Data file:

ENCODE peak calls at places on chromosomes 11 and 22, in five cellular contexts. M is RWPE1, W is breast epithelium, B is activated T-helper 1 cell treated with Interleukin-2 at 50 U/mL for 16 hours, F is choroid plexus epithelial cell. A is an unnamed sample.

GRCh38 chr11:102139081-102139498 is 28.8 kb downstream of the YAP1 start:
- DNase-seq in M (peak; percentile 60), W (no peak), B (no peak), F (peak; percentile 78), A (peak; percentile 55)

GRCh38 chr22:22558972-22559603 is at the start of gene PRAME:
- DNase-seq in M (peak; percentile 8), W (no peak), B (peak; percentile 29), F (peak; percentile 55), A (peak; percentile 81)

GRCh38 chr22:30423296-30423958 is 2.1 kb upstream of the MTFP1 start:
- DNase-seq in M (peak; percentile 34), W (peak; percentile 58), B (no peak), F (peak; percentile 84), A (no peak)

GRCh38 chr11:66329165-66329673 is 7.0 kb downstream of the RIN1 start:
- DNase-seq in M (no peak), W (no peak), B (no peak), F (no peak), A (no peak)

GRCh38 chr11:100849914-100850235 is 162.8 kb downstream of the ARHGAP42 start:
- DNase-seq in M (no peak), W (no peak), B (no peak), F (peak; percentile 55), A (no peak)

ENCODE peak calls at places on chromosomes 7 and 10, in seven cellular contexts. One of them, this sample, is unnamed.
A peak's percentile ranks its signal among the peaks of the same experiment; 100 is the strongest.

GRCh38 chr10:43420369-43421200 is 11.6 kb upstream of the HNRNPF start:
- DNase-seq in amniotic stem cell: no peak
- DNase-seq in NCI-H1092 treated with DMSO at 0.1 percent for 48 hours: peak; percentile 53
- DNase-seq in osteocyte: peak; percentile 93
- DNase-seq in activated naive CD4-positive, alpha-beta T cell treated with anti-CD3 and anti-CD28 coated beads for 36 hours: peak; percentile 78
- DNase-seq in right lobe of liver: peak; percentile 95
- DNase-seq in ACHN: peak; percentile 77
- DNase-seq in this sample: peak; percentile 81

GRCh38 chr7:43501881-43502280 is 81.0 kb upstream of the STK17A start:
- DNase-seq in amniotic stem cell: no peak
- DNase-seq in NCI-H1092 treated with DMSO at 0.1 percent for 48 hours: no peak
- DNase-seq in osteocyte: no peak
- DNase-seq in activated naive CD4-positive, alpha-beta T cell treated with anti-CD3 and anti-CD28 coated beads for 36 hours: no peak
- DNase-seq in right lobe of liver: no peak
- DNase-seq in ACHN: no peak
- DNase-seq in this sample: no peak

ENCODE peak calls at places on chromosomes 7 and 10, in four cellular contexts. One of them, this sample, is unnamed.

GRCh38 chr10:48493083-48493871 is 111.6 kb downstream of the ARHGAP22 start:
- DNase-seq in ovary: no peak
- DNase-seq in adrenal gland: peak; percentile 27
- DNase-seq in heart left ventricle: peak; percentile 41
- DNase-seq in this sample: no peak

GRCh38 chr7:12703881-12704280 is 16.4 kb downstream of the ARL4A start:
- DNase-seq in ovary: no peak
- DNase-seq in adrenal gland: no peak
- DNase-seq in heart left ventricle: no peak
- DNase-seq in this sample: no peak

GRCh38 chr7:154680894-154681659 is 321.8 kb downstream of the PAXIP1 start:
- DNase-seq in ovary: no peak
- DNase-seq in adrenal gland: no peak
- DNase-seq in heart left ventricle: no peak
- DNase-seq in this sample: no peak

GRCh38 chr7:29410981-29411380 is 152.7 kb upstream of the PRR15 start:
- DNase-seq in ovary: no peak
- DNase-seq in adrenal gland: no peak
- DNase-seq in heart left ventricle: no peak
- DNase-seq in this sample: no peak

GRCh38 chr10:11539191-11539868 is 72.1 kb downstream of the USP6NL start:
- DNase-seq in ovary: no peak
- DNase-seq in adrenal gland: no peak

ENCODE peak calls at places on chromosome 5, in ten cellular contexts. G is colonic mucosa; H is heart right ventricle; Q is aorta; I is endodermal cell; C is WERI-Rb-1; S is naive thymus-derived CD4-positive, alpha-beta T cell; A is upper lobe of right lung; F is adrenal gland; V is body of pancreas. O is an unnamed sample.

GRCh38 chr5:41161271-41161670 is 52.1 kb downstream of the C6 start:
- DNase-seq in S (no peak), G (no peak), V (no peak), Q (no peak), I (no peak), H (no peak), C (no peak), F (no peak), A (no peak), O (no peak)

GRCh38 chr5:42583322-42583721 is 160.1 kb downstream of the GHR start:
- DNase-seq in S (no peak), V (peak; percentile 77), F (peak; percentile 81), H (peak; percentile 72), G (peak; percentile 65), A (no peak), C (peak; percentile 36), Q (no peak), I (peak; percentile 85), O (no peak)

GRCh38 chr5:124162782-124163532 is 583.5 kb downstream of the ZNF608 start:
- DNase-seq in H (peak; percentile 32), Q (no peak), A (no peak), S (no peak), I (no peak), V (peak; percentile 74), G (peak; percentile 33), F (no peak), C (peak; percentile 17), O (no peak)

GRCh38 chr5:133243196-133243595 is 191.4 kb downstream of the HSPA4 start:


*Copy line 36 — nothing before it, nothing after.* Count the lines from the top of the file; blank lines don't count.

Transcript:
GRCh38 chr7:12703881-12704280 is 16.4 kb downstream of the ARL4A start: